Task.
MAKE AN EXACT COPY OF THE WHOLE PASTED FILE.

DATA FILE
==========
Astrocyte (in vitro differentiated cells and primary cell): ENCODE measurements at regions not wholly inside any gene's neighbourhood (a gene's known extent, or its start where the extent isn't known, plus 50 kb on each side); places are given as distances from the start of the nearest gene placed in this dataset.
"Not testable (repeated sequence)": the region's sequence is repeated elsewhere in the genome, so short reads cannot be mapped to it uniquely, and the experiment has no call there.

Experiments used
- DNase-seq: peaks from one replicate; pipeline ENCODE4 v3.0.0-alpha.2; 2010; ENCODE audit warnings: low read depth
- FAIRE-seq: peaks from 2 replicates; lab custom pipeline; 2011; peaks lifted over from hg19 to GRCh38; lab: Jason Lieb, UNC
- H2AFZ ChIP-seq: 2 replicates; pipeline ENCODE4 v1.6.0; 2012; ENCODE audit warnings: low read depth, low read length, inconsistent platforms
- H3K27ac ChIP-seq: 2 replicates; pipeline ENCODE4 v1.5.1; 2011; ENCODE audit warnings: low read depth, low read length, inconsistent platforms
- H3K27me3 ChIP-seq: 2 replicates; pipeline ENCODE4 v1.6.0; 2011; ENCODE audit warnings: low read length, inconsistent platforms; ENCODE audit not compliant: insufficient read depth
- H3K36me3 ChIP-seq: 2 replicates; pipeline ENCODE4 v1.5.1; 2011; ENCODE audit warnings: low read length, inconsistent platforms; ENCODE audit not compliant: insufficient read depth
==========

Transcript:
Astrocyte (in vitro differentiated cells and primary cell): ENCODE measurements at regions not wholly inside any gene's neighbourhood (a gene's known extent, or its start where the extent isn't known, plus 50 kb on each side); places are given as distances from the start of the nearest gene placed in this dataset.
"Not testable (repeated sequence)": the region's sequence is repeated elsewhere in the genome, so short reads cannot be mapped to it uniquely, and the experiment has no call there.

Experiments used
- DNase-seq: peaks from one replicate; pipeline ENCODE4 v3.0.0-alpha.2; 2010; ENCODE audit warnings: low read depth
- FAIRE-seq: peaks from 2 replicates; lab custom pipeline; 2011; peaks lifted over from hg19 to GRCh38; lab: Jason Lieb, UNC
- H2AFZ ChIP-seq: 2 replicates; pipeline ENCODE4 v1.6.0; 2012; ENCODE audit warnings: low read depth, low read length, inconsistent platforms
- H3K27ac ChIP-seq: 2 replicates; pipeline ENCODE4 v1.5.1; 2011; ENCODE audit warnings: low read depth, low read length, inconsistent platforms
- H3K27me3 ChIP-seq: 2 replicates; pipeline ENCODE4 v1.6.0; 2011; ENCODE audit warnings: low read length, inconsistent platforms; ENCODE audit not compliant: insufficient read depth
- H3K36me3 ChIP-seq: 2 replicates; pipeline ENCODE4 v1.5.1; 2011; ENCODE audit warnings: low read length, inconsistent platforms; ENCODE audit not compliant: insufficient read depth